Darby's Bible Synopsis
And when they came nigh to Jerusalem, unto Bethphage and Bethany, at the mount of Olives, he sendeth forth two of his disciples,
In that which follows (chapter 11) Jesus presents Himself to Jerusalem as King. His reception shews the extent to which the testimony He had rendered had acted on the hearts of the simple. God ordained therefore that it should take place. There is little difference between the narrative here and in Matthew. Only the kingdom is more simply presented as such: "The kingdom of our father David."
With what dignity, as the Judge of all things, Jesus now takes knowledge of all that was being done in the temple, and goes out without saying anything! The Lord had visited His temple, as also He had entered the city riding on the ass's colt, whereon never man sat. Israel is judged in the condemned fig tree. [See Note #15] The glory of the Lord, of the house of Jehovah, is vindicated with authority an authority which He claims, and which He exercises in His own Person. The scribes and chief priests draw back before the ascendency that His word had given Him over the people, and He goes out of the city without being molested, notwithstanding their malice. The next day He assures His disciples, who were astonished at seeing the fig tree withered away, that whatsoever they asked in faith should be accomplished; but that they must act in grace, if they would enjoy this privilege. The scribes and priests and elders are confounded, and demand His authority. He addresses their conscience, but in such a manner as to demonstrate their incompetency to ask Him such a question, exposing at the same time their insincerity. They could not decide with respect to the baptism of John: by what right then could they subject Him to their questions respecting His own claims? They could not decide when the case was before them. On the other hand, they must either sanction His work by their reply, or lose their authority with the people by denying the baptism of John who had borne testimony to Christ. It was no longer a question of winning these men; but what an empty thing is the wisdom of man in the presence of God and His wisdom!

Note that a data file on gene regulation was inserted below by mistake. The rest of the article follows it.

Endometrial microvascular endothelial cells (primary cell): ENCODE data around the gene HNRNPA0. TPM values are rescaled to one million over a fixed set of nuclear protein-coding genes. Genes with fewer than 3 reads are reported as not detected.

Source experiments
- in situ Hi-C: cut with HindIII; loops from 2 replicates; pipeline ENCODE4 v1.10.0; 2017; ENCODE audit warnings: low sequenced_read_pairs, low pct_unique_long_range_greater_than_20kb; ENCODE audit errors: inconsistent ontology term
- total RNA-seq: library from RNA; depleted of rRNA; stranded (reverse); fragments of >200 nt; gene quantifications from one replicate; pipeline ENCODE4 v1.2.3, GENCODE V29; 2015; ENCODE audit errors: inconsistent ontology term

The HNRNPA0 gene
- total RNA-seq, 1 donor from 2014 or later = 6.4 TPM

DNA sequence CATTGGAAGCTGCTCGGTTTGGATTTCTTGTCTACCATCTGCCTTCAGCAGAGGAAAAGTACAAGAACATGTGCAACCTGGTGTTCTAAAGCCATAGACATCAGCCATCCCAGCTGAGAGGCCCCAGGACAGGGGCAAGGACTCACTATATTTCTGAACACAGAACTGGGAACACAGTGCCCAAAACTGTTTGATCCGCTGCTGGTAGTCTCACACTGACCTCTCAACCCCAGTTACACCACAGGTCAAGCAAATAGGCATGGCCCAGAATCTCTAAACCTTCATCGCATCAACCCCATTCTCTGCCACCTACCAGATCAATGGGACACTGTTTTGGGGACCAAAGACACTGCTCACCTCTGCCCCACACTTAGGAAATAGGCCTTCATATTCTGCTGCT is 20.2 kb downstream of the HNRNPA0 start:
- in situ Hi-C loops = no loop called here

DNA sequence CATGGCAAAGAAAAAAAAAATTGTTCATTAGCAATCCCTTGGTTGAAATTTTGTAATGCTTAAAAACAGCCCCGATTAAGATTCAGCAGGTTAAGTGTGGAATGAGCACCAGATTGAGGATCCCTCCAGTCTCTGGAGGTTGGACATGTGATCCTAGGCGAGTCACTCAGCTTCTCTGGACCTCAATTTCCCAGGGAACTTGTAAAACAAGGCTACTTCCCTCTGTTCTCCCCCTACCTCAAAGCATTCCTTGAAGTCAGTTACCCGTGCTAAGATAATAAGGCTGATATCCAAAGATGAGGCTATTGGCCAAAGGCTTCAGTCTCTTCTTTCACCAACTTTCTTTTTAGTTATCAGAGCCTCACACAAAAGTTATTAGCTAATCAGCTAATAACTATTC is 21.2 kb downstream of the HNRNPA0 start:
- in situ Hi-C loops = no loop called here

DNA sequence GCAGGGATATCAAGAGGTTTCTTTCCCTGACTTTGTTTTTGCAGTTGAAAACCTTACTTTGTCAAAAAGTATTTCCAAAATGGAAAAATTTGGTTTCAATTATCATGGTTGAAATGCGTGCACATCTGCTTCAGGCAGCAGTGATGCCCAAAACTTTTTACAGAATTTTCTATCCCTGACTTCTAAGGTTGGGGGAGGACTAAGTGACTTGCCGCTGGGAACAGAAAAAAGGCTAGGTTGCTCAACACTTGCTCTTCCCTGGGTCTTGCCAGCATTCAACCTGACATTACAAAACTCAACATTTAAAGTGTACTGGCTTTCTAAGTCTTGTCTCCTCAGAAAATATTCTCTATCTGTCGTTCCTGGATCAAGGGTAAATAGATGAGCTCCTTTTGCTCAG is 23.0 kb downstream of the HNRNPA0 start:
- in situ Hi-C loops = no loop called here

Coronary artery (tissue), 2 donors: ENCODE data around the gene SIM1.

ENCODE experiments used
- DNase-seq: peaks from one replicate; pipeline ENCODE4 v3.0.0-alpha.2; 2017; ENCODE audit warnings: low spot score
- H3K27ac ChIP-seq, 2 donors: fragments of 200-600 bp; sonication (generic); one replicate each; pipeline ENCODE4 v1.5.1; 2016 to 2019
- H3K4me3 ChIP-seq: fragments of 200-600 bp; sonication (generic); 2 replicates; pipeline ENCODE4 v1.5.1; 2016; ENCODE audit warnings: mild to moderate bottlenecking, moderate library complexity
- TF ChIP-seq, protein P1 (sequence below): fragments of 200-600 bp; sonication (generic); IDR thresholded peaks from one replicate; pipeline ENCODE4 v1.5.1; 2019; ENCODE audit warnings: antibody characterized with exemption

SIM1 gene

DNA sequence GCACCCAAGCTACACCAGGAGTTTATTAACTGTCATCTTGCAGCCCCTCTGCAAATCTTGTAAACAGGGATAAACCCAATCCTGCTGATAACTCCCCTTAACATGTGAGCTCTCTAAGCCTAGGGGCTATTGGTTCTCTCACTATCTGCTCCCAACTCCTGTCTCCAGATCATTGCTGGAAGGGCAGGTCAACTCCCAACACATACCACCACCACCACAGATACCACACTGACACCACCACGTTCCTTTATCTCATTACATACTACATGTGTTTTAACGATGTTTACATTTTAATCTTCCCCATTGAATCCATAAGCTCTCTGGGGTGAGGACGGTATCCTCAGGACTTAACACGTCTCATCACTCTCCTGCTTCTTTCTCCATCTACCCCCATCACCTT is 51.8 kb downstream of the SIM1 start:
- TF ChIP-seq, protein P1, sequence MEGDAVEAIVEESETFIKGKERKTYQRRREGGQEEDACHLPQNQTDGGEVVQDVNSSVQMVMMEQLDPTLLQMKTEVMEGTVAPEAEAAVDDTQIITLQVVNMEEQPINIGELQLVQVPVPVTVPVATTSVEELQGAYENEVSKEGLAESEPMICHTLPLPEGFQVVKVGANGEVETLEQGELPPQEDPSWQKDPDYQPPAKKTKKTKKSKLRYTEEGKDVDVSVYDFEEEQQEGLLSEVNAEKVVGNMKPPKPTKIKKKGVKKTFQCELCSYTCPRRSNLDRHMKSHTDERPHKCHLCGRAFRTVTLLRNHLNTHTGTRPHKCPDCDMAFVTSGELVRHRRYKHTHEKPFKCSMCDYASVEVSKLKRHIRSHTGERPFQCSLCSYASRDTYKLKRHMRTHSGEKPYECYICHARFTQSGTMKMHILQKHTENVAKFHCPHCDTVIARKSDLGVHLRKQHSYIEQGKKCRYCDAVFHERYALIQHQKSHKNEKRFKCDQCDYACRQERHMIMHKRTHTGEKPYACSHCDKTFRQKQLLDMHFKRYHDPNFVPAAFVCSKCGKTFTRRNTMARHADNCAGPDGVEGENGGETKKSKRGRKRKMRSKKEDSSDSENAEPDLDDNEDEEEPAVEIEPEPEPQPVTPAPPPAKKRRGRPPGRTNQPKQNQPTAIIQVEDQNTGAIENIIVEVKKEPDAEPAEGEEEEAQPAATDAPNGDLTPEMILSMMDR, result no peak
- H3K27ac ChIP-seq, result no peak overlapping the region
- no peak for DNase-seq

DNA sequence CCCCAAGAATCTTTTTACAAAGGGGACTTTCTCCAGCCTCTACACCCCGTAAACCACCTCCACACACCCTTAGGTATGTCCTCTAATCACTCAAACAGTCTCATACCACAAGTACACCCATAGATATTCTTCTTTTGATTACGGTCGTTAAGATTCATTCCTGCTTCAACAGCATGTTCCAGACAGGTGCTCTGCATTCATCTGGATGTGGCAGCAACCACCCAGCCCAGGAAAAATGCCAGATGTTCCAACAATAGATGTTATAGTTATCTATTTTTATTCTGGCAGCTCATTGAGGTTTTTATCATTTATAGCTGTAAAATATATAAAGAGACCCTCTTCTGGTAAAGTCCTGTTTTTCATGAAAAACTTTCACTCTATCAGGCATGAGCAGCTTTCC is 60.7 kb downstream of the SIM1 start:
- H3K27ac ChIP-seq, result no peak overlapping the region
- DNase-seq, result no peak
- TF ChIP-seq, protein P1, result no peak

The change of dispensation has a more definite place in Matthew, and the sin which rejected the King. In Mark, it is more the service of Christ as the Prophet. Afterwards, as we have seen, He presents Himself as King. And, in both Gospels, we see that it is Jehovah who fills the office which He has deigned to undertake.
Consequently we find in Matthew more personal accusations, as in the parable of the two sons (Matthew 21:28-32), and the detail of the change of dispensation in the parable of the marriage feast (Matthew 22:1-14); neither of which is in Mark. In our Gospel, the unchangeable dignity of His Person, and the simple fact that the Prophet and King were rejected (rejection that led to Israel's judgment) are set before us by the Spirit of God. Otherwise it is the same general testimony we have reviewed in Matthew.
And saith unto them, Go your way into the village over against you: and as soon as ye be entered into it, ye shall find a colt tied, whereon never man sat; loose him, and bring him.
And if any man say unto you, Why do ye this? say ye that the Lord hath need of him; and straightway he will send him hither.
And they went their way, and found the colt tied by the door without in a place where two ways met; and they loose him.